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Technical Paper

A Two-Step Combustion Model of Iso-Octane for 3D CFD Combustion Simulation in SI Engines

2019-04-02
2019-01-0201
The application of Computational Fluid Dynamics (CFD) for three-dimensional (3D) combustion analysis coupled with detailed chemistry in engine development is hindered by its expensive computational cost. Chemistry computation may occupy as much as 90% of the total computational cost. In the present paper, a new two-step iso-octane combustion model was developed for spark-ignited (SI) engine to maximize computational efficiency while maintaining acceptable accuracy. Starting from the model constants of an existing global combustion model, the new model was developed using an approach based on sensitivity analysis to approximate the results of a reference skeletal mechanism. The present model involves only five species and two reactions and utilizes only one uniform set of model constants. The validation of the new model was performed using shock tube and real SI engine cases.
Technical Paper

Prediction of Autoignition and Flame Properties for Multicomponent Fuels Using Machine Learning Techniques

2019-04-02
2019-01-1049
Machine learning methods, such as decision trees and deep neural networks, are becoming increasingly important and useful for data analysis in various scientific fields including dynamics and control, signal processing, pattern recognition, fluid mechanics, and chemical synthesis, etc. For future engine design and performance optimization, there is an urgent need for a robust predictive model which could capture the major combustion properties such as autoignition and flame propagation of multicomponent fuels under a wide range of engine operating conditions, without massive experimental measurement or computational efforts. It will be shown that these long-held limitations and challenges related to complex fuel combustion and engine research could be readily solved by implementing machine learning methods.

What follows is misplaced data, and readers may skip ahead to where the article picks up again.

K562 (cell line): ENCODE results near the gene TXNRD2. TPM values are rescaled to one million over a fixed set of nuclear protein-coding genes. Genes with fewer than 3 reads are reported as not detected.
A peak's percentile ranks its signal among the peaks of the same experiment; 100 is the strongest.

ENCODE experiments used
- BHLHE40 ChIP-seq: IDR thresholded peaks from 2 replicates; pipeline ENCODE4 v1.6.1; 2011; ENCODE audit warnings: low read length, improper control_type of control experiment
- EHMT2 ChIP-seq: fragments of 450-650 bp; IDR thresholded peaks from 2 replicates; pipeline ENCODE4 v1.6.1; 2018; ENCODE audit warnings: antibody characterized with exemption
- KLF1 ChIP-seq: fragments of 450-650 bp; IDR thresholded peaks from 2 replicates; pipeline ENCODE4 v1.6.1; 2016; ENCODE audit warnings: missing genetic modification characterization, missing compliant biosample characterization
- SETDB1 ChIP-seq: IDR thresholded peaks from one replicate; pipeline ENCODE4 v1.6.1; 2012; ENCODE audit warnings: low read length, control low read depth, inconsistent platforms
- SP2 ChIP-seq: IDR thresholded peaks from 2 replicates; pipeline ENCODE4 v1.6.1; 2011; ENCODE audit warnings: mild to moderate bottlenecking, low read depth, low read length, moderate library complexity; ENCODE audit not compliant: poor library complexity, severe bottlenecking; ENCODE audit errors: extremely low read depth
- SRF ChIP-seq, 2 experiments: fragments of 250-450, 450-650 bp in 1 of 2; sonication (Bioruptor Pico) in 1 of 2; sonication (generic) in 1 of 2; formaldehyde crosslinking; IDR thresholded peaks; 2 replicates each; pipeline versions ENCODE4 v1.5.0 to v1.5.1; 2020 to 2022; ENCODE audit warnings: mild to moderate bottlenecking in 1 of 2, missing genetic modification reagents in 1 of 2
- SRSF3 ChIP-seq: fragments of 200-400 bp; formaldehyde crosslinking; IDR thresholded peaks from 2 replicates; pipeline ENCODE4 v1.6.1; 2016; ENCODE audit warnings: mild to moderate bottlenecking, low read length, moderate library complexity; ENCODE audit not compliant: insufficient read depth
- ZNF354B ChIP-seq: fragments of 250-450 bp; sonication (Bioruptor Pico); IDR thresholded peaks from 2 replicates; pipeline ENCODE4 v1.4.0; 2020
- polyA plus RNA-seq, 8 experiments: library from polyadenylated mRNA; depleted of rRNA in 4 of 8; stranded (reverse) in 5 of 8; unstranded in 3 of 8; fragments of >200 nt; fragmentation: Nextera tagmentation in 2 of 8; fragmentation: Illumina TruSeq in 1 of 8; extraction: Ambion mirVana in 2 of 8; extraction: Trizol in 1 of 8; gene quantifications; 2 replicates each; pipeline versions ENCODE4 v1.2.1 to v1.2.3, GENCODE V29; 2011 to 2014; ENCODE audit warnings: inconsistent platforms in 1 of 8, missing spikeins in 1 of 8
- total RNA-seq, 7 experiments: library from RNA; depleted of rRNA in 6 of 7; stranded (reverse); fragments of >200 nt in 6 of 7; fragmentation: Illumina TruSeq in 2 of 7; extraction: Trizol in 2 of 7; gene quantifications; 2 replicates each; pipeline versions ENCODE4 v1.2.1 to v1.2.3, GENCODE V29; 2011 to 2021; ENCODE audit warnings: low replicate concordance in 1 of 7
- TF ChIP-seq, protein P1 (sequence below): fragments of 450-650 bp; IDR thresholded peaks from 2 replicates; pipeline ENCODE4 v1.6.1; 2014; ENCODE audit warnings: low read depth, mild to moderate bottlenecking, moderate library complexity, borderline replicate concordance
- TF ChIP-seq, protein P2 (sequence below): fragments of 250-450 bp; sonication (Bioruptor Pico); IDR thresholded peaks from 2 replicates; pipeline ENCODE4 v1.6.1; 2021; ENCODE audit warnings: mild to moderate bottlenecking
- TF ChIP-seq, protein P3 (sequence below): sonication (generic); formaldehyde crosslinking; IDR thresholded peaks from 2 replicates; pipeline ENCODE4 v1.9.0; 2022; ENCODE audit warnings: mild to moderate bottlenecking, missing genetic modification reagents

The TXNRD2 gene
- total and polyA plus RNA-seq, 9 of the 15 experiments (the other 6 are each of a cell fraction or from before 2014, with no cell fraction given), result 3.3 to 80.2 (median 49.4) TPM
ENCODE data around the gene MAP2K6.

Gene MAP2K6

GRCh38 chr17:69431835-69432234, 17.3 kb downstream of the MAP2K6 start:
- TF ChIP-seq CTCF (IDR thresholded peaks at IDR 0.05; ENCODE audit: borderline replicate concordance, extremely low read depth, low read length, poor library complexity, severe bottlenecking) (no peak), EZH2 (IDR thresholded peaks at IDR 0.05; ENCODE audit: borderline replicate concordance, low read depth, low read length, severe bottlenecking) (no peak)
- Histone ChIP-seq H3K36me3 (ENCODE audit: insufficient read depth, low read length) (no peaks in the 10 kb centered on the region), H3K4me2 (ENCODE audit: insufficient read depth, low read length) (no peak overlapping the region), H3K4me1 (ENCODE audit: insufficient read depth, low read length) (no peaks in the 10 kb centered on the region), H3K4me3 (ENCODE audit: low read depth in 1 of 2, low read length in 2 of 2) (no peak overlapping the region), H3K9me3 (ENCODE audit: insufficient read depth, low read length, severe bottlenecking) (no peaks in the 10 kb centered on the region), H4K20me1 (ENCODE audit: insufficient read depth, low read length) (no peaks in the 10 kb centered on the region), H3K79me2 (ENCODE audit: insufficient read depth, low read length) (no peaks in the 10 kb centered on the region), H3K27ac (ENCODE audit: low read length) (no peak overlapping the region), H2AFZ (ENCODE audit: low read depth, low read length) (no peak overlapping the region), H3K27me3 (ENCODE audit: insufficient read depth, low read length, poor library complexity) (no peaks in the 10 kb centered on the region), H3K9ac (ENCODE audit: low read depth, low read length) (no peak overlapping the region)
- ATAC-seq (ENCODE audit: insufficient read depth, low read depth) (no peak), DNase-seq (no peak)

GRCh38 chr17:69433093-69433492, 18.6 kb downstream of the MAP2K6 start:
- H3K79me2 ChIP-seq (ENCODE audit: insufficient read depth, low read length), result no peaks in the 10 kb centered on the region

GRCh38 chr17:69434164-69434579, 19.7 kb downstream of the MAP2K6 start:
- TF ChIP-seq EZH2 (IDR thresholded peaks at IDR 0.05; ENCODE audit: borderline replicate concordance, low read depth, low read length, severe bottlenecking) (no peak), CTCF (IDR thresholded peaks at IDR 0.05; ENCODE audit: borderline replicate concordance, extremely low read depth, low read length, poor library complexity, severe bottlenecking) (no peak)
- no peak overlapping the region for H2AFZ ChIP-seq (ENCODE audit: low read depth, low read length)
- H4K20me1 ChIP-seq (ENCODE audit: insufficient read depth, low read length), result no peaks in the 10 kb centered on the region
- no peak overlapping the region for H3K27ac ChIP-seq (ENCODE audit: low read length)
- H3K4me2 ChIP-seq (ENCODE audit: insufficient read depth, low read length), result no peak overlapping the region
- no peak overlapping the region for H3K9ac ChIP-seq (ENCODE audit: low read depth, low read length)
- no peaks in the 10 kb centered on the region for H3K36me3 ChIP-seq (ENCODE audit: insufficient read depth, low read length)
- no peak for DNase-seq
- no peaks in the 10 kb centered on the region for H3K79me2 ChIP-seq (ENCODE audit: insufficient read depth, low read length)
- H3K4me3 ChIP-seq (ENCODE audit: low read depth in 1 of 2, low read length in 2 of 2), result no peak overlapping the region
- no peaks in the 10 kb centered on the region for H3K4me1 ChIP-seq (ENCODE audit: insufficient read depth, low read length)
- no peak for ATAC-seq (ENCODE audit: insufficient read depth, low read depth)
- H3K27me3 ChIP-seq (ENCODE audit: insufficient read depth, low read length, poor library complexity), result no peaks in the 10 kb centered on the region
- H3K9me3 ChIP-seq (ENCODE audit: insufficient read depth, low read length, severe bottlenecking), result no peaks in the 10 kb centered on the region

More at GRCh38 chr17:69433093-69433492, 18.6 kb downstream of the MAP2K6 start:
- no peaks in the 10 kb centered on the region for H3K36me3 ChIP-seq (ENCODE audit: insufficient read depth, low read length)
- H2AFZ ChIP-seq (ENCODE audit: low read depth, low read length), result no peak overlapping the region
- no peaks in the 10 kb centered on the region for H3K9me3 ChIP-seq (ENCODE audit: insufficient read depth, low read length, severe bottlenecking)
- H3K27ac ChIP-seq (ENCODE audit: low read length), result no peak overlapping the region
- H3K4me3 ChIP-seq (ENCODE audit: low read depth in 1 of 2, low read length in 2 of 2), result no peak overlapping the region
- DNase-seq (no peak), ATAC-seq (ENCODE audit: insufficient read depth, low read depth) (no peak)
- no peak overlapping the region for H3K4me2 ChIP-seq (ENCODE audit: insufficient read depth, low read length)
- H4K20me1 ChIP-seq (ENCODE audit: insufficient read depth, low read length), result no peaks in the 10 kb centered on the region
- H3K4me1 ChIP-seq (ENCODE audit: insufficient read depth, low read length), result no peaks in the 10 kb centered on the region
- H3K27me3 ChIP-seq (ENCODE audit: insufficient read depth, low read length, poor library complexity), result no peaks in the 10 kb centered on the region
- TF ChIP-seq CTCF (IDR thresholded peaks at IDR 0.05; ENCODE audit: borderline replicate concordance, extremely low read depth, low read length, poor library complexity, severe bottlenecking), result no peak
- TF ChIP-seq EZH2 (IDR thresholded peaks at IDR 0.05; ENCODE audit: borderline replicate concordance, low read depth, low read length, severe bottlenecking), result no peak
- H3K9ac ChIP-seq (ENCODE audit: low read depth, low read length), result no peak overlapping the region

Technical Paper

Effects of Numerical Models on Prediction of Cylinder Pressure Ringing in a DI Diesel Engine

2018-04-03
2018-01-0194
Pressure ringing phenomena in internal combustion engine are often observed in cylinder pressure measurement, which may be due to combustion dynamics, pressure oscillation inside the combustion chamber and/or inside a drilled probe hole for cylinder pressure sensor installation. In the present study, combustion process in a production DI diesel engine instrumented with pressure sensors in the cylinder head was analyzed using 3D combustion CFD simulation. Three combustion models (the CTC model with the Shell autoignition model, the Sage model with detailed chemistry, and the ECFM-3Z model) and three reaction mechanisms (the Shell autoignition model, the Chalmers reduced n-heptane mechanism, and the IFP PRF mechanism) were employed to validate their capability in capturing pressure ringing phenomena. Grid size within the drilled hole and speed of sound CFL number were varied to evaluate the effects on pressure ringing prediction.
Technical Paper

A Computational Study on Laminar Flame Propagation in Mixtures with Non-Zero Reaction Progress